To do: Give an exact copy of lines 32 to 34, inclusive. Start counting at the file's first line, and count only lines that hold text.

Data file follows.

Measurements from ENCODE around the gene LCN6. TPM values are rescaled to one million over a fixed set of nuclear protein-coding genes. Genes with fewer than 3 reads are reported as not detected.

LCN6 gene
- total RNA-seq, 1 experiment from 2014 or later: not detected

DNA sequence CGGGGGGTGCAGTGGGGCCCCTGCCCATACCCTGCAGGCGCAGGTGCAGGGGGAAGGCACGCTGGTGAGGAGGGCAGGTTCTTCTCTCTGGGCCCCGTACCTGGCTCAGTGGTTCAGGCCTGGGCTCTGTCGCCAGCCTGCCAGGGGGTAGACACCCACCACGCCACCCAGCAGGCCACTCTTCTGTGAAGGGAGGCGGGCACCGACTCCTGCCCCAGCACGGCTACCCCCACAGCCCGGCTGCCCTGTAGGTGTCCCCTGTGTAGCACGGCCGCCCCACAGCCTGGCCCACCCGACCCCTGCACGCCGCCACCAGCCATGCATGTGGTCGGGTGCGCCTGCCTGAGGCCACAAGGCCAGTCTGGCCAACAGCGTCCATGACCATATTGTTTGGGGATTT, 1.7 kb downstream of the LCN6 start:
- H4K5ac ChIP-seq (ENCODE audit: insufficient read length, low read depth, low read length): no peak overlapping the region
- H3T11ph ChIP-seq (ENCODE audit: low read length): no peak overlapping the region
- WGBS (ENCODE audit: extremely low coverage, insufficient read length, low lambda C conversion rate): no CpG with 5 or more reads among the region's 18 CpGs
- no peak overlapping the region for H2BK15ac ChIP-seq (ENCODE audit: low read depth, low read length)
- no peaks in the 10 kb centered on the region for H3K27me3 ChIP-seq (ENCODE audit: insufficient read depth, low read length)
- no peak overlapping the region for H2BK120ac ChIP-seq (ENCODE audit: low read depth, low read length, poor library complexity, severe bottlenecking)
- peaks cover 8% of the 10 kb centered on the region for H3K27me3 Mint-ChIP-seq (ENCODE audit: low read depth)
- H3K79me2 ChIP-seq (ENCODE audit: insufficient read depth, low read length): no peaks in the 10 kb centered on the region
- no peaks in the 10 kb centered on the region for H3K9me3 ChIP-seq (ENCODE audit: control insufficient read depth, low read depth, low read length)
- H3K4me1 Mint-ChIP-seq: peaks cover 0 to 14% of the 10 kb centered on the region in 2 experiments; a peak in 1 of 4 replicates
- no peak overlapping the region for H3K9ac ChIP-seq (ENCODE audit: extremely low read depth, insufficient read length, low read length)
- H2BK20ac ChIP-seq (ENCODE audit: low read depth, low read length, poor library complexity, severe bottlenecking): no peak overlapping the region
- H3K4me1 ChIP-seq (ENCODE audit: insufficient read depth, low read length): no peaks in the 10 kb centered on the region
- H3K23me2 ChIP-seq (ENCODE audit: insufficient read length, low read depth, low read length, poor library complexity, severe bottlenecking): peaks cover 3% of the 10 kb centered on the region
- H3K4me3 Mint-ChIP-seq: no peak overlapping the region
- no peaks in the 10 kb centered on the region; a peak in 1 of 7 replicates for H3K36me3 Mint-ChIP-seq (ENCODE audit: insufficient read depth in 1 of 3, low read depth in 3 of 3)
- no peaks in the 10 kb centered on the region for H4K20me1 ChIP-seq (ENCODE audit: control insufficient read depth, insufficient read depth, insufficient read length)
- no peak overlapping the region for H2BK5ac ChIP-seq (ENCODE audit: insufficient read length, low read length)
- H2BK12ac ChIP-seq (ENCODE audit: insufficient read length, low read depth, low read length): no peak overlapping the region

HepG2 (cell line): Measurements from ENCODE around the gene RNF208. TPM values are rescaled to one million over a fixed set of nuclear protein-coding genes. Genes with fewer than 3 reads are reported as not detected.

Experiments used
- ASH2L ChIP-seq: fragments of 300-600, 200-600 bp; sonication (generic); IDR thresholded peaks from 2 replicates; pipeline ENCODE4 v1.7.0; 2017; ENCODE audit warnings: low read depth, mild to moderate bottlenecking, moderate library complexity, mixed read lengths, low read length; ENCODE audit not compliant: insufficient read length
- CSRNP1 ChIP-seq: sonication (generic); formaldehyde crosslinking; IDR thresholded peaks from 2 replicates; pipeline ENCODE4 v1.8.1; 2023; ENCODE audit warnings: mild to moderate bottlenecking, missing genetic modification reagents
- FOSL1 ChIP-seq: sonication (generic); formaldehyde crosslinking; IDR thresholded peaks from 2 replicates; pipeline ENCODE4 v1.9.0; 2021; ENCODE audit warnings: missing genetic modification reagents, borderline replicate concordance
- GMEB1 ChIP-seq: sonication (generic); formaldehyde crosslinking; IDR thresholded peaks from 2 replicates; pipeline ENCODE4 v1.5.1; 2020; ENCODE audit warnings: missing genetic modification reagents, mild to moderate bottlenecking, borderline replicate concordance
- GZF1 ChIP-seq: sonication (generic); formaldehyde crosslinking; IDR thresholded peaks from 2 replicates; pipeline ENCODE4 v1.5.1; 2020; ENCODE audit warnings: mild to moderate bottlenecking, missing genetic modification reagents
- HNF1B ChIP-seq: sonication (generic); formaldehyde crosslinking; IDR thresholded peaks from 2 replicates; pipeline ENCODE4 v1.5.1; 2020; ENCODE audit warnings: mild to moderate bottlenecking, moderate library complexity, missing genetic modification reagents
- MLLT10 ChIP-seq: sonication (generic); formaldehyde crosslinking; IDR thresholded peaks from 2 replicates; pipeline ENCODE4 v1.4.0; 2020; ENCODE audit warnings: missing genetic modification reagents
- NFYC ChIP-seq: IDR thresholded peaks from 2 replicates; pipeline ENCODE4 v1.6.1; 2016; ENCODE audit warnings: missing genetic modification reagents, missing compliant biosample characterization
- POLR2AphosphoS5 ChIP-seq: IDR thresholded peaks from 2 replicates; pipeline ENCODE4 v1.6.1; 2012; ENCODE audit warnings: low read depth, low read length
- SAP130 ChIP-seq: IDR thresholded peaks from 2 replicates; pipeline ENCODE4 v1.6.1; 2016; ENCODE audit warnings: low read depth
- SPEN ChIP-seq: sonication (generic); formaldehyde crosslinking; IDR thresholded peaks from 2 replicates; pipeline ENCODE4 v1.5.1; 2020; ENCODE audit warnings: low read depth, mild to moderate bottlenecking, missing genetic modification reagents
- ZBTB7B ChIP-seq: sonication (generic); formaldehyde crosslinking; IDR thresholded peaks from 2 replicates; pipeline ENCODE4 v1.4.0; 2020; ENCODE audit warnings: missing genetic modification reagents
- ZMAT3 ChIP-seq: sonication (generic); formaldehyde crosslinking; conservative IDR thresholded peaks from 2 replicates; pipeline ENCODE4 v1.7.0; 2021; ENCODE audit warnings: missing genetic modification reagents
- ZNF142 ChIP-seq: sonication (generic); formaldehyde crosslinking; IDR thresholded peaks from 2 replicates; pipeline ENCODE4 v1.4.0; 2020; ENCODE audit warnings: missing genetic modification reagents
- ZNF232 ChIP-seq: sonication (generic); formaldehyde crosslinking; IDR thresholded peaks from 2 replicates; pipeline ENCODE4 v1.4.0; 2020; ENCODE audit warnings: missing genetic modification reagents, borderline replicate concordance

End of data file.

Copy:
- MLLT10 ChIP-seq: sonication (generic); formaldehyde crosslinking; IDR thresholded peaks from 2 replicates; pipeline ENCODE4 v1.4.0; 2020; ENCODE audit warnings: missing genetic modification reagents
- NFYC ChIP-seq: IDR thresholded peaks from 2 replicates; pipeline ENCODE4 v1.6.1; 2016; ENCODE audit warnings: missing genetic modification reagents, missing compliant biosample characterization
- POLR2AphosphoS5 ChIP-seq: IDR thresholded peaks from 2 replicates; pipeline ENCODE4 v1.6.1; 2012; ENCODE audit warnings: low read depth, low read length